See also

References

  1. ^ Voit, G.M.; "Tracing cosmic evolution with clusters of galaxies"; Reviews of Modern Physics, vol. 77, Issue 1, pp. 207-258
  2. ^ Mike Irwin. "The Local Group". http://www.ast.cam.ac.uk/~mike/local_more.html. Retrieved 2009-11-07. 
  3. ^ Brownstein, J. R.; Moffat, J. W. (2006). "Galaxy Cluster Masses Without Non-Baryonic Dark Matter". Monthly Notices of the Royal Astronomical Society 367: 527–540. arXiv:astro-ph/0507222. Bibcode 2006MNRAS.367..527B. doi:10.1111/j.1365-2966.2006.09996.x. 
  4. ^ Markevitch; Gonzalez; Clowe; Vikhlinin; David; Forman; Jones; Murray et al. (2003). "Direct constraints on the dark matter self-interaction cross-section from the merging galaxy cluster 1E0657-56". Astrophys.J.606:819-824,2004 606 (2): 819–824. arXiv:astro-ph/0309303. Bibcode 2004ApJ...606..819M. doi:10.1086/383178. 
  5. ^ Coe, Dan; Benítez, Narciso; Broadhurst, Tom; Moustakas, Leonidas A. (2010). "A High-resolution Mass Map of Galaxy Cluster Substructure: LensPerfect Analysis of A1689". The Astrophysical Journal 723: 1678. arXiv:arXiv:1005.0398. Bibcode 2010ApJ...723.1678C. doi:10.1088/0004-637X/723/2/1678.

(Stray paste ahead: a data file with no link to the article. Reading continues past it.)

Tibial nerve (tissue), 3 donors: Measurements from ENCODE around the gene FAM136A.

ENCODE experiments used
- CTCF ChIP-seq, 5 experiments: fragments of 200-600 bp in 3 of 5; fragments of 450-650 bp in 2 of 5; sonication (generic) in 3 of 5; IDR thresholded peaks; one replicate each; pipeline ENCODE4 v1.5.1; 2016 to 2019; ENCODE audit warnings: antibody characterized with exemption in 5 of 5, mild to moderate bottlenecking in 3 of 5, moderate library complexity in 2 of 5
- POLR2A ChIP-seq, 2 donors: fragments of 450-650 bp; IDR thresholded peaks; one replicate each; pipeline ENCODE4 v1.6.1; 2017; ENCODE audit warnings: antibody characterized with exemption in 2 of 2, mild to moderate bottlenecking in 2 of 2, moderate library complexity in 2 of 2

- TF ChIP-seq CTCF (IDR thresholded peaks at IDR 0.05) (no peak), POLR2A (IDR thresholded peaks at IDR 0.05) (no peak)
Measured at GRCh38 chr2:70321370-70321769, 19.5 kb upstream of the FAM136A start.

6. ^ McDermott, Samuel D.; Yu, Hai-Bo; Zurek, Kathryn M. (2011). "Turning off the lights: How dark is dark matter?". Physical Review D 83: 063509. arXiv:arXiv:1011.2907. Bibcode 2011PhRvD..83f3509M. doi:10.1103/PhysRevD.83.063509. 
  7. ^ Brownstein, J. R.; Moffat, J. W. (2007). "The Bullet Cluster 1E0657-558 evidence shows Modified Gravity in the absence of Dark Matter". Monthly Notices of the Royal Astronomical Society 382: 29–47. arXiv:astro-ph/0702146v3. Bibcode 2007MNRAS.382...29B. doi:10.1111/j.1365-2966.2007.12275.x. 
  8. ^ "The Most Distant Mature Galaxy Cluster". ESO Science Release. ESO. http://www.eso.org/public/news/eso1108/. Retrieved 9 March 2011.